Open access peer-reviewed chapter

Gene Polymorphisms of Immunoregulatory Cytokines IL-10 and TGF-β1 in Systemic Lupus Erythematosus

By Irena Manolova, Mariana Ivanova and Spaska Stanilova

Submitted: May 24th 2012Reviewed: September 25th 2012Published: March 13th 2013

DOI: 10.5772/53799

Downloaded: 1345

1. Introduction

Systemic lupus erythematosus (SLE) is a complex multifactorial autoimmune disease characterized by loss of immune tolerance and defective immune regulatory mechanisms that leads to B cell hyperactivity and the production of pathogenic autoantibodies directed against a wide range of autoantigens, and particularly nuclear antigens [Liossis et al., 1996; Yurasov et al., 2006; Mandik-Nayak et al., 2008]. In common, the complex interaction of genetic, environmental, as well as immunological factors causes the breaking of self-tolerance of the immune system and leads to development of autoimmunity. The immune system has various mechanisms at the cellular and molecular level that negatively regulate immune responses and counteract establishment of chronic and destructive immunity [Nakken et al., 2012]. A number of circulating cytokine abnormalities have been reported in SLE and recent advances have revealed new insights in cytokine regulation of autoimmune inflammatory responses [Diveu et al., 2008]. In particular, the production of Interleukin-10 (IL-10) and transforming growth factor-β1 (TGF-β1), the two main Treg cytokines that suppress the inflammatory response, has been found to be deeply deregulated in SLE patients, so they have been considered essential elements in the etiopathology of the disease.

Given the importance of cytokines in immune system regulation, these molecules are of high interest not only in the “effector phase” of autoimmune disease in which self-tolerance has already been broken, but also in the “initiation phase” of autoimmunity, in which a lasting immune response against self antigens is first generated. Recently, it has been suggested that initial susceptibility to autoimmune disease lies at least partly in the genetics of cytokine regulation, and that many genetic polymorphisms affecting cytokine patterns could alter thresholds for immune responses, resulting in pro-inflammatory presentation of self antigens and the subsequent misdirection of adaptive immunity against self which is observed in autoimmune disease [Kariuki et al., 2010]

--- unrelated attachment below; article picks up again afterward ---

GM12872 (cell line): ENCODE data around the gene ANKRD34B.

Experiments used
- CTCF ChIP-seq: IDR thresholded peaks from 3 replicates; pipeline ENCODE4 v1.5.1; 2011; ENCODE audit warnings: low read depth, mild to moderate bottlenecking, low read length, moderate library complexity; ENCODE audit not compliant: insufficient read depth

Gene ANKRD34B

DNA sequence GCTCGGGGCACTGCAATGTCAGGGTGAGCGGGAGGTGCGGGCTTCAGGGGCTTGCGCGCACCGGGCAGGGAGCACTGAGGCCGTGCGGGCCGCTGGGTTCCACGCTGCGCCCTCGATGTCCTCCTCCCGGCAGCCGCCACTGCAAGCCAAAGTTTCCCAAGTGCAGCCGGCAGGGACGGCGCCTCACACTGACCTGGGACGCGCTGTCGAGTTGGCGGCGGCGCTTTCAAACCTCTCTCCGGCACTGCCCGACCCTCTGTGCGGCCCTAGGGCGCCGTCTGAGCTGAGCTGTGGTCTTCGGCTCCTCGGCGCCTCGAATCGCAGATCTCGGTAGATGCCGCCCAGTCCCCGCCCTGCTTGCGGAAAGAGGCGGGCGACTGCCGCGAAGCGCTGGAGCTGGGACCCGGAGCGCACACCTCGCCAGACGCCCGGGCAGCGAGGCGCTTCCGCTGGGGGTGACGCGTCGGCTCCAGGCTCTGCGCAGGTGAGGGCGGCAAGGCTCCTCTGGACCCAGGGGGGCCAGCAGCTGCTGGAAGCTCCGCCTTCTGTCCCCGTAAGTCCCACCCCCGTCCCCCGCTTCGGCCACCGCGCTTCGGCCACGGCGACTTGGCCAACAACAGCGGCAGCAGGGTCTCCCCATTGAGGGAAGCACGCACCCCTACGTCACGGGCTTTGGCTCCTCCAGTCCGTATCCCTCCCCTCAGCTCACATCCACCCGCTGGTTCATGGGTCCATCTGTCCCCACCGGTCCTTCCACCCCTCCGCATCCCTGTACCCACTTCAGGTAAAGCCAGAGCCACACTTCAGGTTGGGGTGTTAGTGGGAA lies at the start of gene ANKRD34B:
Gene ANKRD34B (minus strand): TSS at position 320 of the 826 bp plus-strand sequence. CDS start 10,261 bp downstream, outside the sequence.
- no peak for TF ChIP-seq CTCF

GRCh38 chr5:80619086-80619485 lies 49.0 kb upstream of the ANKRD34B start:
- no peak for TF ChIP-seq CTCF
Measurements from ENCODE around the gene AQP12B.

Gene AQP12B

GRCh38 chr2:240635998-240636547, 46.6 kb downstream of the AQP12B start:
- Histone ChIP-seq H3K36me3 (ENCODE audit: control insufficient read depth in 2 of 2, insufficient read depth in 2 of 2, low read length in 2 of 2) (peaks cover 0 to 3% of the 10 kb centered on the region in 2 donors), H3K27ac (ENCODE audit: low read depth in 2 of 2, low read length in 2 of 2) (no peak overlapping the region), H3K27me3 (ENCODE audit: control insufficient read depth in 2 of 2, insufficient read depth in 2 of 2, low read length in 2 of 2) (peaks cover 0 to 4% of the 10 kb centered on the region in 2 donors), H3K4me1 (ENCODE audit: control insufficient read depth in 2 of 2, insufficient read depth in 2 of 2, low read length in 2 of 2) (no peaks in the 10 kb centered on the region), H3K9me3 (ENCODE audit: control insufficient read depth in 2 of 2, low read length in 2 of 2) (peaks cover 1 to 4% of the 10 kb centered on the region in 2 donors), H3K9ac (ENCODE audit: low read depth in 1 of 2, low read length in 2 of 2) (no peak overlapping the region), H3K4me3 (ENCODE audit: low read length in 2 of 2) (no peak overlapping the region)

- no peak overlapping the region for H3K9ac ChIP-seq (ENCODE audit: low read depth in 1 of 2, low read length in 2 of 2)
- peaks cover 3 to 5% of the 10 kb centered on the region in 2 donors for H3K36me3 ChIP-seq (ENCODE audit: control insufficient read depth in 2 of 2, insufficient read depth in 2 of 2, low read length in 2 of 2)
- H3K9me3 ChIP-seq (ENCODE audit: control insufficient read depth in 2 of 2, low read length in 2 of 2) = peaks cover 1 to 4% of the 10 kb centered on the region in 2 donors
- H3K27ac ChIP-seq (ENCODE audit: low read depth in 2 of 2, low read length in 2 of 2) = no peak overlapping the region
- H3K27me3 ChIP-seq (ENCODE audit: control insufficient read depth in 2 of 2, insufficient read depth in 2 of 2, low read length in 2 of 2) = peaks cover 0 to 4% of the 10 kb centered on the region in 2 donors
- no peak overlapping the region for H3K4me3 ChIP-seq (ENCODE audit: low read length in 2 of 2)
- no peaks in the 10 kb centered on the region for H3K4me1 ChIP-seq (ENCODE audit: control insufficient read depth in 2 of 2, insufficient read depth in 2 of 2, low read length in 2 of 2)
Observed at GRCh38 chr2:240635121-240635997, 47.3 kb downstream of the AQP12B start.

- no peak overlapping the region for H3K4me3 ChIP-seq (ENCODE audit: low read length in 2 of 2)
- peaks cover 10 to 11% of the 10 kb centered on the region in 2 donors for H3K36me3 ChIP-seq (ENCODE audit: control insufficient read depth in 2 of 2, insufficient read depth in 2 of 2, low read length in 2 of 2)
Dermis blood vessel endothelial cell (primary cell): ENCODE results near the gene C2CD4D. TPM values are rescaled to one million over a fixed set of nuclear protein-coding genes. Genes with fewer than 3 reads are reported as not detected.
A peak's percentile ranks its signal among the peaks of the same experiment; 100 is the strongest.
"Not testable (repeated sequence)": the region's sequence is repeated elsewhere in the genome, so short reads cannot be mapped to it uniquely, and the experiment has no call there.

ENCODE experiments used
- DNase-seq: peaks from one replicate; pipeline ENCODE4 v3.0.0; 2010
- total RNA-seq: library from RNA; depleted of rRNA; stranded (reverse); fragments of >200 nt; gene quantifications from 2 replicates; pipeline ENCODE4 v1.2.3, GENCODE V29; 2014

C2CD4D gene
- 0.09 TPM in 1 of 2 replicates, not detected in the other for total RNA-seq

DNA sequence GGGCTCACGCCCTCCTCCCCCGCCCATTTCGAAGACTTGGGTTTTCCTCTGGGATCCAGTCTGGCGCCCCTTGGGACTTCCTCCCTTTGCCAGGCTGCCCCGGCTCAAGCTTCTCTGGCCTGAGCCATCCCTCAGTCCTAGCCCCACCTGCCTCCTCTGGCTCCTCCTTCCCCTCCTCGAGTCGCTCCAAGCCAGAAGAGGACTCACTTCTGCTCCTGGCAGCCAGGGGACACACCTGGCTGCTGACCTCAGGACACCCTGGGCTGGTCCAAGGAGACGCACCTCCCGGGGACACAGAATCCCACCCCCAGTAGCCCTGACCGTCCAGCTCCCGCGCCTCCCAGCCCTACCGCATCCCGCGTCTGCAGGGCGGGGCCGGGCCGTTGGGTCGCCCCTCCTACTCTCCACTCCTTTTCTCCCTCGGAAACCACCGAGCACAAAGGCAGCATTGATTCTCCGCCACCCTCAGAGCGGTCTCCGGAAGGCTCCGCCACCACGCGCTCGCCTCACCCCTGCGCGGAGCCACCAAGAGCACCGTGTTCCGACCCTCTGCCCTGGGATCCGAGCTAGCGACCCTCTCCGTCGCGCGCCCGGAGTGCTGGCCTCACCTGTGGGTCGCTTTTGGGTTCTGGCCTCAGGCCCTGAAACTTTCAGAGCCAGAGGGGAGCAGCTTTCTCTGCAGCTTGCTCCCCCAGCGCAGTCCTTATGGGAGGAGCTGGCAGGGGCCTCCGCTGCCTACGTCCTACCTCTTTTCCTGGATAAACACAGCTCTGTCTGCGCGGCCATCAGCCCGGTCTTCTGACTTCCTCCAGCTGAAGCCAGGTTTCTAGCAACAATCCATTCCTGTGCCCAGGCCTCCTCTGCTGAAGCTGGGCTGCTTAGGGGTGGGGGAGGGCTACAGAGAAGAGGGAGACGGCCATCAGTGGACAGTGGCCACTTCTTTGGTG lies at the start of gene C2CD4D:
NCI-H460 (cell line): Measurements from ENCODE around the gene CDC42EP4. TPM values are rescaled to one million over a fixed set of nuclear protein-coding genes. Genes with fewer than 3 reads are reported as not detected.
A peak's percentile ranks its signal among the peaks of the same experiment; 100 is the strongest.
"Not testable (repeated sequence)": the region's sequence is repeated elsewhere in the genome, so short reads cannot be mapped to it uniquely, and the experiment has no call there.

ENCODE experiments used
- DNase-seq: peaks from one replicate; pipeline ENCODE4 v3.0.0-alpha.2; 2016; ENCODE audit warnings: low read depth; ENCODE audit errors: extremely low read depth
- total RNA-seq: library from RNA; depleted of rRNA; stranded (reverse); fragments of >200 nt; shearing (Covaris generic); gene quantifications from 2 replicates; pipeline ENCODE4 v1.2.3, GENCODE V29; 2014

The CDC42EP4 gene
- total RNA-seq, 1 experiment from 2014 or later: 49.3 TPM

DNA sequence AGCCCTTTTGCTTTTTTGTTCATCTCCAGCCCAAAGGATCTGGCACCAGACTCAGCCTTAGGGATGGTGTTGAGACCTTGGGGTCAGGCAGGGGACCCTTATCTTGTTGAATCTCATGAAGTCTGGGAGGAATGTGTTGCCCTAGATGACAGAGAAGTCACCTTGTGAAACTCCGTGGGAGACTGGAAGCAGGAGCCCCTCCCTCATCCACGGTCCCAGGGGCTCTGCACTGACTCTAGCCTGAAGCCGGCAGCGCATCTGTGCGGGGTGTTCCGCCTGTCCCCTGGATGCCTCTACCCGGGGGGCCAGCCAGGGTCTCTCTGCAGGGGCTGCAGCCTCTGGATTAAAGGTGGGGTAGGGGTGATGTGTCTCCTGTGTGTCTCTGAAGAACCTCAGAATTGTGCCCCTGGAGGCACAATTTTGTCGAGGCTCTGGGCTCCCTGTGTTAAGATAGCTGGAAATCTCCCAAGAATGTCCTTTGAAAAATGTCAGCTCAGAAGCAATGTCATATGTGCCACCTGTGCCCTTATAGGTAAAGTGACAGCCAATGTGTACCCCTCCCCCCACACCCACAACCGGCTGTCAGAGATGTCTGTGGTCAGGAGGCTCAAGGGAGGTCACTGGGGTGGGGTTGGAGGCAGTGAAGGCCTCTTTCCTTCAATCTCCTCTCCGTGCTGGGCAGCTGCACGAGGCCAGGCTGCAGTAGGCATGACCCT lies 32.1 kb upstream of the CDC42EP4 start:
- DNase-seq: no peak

Genetic polymorphisms have emerged in recent years as important determinants of disease susceptibility and severity. Polymorphisms are naturally occurring DNA sequence variations, which differ from gene mutations in that they occur in the normal healthy population and have a frequency of at least 1%. Approximately 90% of DNA polymorphisms are single nucleotide polymorphisms (SNPs) due to single base substitutions. Others include insertion/deletion polymorphisms, minisatellite and microsatellite polymorphisms. Although most polymorphisms are functionally neutral, some have effects on regulation of gene expression or on the function of the coded protein. These functional polymorphisms, despite being of low penetrance, could contribute to the differences between individuals in susceptibility to and severity of disease. Many studies have examined the relationship between certain cytokine gene polymorphism, cytokine gene expression in vitro, and the susceptibility to and clinical severity of diseases [Bidwell et al., 1999; Hollegaard and Bidwell, 2006]. Some genetic polymorphisms at the promoter regions of IL-10 and TGF-β1 genes have been associated with cytokine production. Given that the production of these molecules is controlled at genetic level, functional polymorphisms in their promoters could influence the development and severity of the disease. In the present review, we summarize the information about involvement of IL-10 and TGF-β1 genetic variants on SLE appearance and clinical presentation.

2. Role of IL-10 and TGF-β1 in immune regulation and autoimmunity

2.1. IL-10

IL-10 is a pleiotropic cytokine with important immunoregulatory functions, which can be produced by both leukocytes and structural cells within tissues, being produced in particular by Tregs in vivo [Wakkach et al., 2008]. It is pivotal in inhibiting inflammation and suppresses Th1-mediated immune response through down regulation of proinflmamatory cytokine secretion from both Th1 and activated macrophages (De Waal Malefyt et al., 1993; Fiorentino et al., 1998]. It also inhibits antigen presenting cells by downregulating major histocompatibility complex class II (MHC-II) and B7 expression [Ding et al., 1993]. In addition to these inhibitory actions, IL-10 promotes B-cell-mediated functions, enhancing survival, proliferation, differentiation, and antibody production [Rousset et al., 1992]. Hence, increased production of IL-10 could thus explain B cell hyperactivity and autoantibody production, two main features of the immune dysregulation in SLE. In fact, high serum levels of IL-10 have been reported in patients with SLE and they correlated positively with the disease activity [Park et al., 1998].